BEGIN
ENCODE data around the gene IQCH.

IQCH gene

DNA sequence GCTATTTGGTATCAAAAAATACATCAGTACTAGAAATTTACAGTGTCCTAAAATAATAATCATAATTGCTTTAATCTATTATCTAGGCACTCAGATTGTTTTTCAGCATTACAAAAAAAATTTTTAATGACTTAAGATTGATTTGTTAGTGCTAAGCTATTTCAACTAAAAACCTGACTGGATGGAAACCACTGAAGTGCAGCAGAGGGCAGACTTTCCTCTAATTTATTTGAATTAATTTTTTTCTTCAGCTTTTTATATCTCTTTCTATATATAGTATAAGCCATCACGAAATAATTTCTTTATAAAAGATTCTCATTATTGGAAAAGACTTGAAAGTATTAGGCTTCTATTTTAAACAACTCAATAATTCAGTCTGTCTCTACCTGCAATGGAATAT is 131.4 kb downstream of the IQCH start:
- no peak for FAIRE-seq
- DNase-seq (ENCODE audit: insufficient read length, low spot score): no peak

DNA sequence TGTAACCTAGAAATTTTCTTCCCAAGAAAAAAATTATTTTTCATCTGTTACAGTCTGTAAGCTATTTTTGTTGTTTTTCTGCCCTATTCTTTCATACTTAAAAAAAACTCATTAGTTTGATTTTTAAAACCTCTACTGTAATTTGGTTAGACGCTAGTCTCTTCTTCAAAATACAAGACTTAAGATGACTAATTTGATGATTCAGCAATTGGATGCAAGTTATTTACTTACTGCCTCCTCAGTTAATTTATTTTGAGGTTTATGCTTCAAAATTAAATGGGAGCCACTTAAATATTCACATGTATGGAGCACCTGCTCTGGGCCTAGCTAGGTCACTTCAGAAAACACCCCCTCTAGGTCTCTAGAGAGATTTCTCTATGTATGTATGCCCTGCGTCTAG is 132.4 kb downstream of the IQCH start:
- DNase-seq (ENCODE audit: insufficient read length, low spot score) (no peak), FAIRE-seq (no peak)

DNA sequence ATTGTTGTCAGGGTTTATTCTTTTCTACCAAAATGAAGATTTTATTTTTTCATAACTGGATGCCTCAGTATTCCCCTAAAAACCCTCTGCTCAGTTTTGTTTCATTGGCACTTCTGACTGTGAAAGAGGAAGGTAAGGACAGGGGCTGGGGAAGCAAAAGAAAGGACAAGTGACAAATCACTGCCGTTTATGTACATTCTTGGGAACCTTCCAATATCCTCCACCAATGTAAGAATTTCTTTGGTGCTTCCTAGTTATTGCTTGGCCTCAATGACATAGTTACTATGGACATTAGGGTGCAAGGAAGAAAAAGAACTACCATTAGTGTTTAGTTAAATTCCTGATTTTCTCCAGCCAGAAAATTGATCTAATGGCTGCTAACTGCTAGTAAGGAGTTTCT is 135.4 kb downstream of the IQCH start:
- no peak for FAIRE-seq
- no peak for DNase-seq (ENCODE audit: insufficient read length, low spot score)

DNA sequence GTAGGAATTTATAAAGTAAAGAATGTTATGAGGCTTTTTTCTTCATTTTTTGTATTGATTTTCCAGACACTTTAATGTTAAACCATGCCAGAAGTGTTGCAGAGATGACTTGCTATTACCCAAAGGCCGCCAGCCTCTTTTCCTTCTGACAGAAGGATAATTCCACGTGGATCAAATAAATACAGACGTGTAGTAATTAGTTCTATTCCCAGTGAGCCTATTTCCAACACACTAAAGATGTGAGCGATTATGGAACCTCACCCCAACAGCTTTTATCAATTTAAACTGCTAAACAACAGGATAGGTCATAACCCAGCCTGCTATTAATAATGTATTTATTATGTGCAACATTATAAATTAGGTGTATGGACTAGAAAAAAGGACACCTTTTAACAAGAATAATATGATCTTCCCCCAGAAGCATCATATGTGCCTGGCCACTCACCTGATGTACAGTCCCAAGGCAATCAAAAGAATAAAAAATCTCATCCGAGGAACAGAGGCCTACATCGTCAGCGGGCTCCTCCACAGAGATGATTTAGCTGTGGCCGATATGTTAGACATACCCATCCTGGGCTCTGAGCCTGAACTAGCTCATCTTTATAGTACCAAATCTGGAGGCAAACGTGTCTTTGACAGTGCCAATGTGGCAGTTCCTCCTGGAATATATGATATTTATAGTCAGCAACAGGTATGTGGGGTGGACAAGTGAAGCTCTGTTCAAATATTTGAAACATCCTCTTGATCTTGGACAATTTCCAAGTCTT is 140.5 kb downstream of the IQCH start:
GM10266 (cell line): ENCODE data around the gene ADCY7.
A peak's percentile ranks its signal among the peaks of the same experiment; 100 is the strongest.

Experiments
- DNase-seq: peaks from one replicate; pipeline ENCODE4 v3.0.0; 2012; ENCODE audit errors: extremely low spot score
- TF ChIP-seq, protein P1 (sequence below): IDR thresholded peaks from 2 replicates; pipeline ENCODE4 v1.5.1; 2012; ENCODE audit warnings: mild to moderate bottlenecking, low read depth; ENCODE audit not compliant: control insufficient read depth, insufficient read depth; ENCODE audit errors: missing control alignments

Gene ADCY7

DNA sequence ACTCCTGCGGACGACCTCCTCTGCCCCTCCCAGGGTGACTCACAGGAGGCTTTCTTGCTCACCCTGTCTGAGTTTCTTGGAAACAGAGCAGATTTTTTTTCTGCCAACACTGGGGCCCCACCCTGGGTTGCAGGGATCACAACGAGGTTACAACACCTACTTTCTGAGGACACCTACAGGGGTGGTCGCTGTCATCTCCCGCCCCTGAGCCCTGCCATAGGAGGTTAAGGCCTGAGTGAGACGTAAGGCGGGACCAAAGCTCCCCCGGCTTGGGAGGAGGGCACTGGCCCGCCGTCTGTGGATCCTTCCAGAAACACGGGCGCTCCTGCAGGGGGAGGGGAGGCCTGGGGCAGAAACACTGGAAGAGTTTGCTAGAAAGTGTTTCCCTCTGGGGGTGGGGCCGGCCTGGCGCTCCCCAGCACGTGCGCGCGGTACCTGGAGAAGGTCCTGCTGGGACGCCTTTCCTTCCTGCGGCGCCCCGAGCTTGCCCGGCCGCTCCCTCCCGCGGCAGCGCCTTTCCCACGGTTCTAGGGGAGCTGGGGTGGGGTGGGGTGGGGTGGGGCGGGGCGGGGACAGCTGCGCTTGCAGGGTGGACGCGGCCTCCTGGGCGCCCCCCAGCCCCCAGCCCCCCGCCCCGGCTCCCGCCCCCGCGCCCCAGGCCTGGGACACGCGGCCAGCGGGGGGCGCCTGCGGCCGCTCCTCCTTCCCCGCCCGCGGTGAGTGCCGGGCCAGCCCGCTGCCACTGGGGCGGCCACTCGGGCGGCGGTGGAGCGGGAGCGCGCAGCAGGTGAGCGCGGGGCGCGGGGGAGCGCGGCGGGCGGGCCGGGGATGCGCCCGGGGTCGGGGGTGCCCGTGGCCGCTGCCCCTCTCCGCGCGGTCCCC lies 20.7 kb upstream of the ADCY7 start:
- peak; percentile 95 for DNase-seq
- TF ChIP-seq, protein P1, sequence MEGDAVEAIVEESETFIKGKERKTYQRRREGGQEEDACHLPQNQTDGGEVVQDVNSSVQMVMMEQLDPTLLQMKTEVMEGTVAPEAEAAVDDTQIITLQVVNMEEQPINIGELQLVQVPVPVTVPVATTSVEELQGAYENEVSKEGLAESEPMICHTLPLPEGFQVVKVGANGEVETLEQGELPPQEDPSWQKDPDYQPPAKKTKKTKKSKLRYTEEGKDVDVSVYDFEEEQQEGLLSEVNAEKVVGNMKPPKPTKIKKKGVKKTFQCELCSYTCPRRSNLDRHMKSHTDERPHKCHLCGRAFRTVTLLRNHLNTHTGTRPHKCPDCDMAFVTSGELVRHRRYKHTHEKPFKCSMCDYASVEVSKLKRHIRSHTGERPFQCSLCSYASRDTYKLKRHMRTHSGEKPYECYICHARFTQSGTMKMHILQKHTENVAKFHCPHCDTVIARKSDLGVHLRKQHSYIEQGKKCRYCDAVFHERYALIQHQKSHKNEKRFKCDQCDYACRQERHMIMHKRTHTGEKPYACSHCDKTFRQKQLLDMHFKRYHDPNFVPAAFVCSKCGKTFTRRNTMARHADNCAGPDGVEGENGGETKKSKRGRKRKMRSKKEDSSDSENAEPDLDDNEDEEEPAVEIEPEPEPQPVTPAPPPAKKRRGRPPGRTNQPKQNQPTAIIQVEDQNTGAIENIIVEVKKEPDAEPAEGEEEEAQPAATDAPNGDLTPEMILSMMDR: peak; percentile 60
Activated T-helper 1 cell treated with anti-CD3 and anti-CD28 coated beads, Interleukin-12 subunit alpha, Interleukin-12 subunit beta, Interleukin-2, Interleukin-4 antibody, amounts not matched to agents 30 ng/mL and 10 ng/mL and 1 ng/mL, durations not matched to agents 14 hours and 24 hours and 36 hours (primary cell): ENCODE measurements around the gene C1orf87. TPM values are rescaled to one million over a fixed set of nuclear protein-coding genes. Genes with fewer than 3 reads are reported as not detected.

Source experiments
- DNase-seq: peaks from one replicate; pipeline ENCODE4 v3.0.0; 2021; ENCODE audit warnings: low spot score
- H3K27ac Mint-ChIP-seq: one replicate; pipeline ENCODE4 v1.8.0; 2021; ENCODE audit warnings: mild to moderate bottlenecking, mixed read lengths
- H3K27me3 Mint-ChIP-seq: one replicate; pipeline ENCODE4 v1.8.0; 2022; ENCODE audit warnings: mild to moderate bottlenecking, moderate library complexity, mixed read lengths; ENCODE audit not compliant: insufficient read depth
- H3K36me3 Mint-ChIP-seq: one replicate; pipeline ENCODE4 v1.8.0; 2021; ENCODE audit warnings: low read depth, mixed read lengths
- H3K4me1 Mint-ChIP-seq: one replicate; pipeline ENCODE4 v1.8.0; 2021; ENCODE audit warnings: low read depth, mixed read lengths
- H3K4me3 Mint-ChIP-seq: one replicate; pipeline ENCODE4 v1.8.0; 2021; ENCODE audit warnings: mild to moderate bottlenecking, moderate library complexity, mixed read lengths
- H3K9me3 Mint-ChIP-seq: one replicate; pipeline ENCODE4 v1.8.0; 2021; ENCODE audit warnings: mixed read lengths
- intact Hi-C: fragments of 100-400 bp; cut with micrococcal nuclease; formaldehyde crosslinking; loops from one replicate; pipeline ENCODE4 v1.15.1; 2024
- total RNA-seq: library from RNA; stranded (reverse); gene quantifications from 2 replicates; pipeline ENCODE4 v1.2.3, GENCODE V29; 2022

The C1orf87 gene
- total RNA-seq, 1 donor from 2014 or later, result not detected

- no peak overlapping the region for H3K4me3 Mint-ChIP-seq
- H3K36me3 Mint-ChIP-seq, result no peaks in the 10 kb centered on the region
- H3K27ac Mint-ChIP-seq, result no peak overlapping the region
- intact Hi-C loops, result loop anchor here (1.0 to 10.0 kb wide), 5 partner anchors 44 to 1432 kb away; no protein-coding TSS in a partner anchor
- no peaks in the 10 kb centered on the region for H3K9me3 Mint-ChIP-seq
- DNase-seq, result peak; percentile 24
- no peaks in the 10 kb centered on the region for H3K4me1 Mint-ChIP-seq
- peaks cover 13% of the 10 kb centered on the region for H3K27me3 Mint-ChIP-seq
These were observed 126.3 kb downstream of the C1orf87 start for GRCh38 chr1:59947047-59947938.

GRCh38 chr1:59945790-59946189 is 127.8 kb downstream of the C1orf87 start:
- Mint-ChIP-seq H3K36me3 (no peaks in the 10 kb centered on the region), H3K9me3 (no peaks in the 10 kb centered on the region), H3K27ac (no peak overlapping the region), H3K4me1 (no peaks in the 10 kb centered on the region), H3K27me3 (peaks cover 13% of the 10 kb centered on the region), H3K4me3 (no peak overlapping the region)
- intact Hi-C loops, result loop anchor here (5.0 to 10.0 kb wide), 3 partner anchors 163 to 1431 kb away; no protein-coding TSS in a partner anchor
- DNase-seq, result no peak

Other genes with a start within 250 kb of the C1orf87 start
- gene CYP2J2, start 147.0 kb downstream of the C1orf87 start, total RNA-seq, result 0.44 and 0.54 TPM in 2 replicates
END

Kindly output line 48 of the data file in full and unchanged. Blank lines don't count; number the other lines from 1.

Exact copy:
- gene CYP2J2, start 147.0 kb downstream of the C1orf87 start, total RNA-seq, result 0.44 and 0.54 TPM in 2 replicates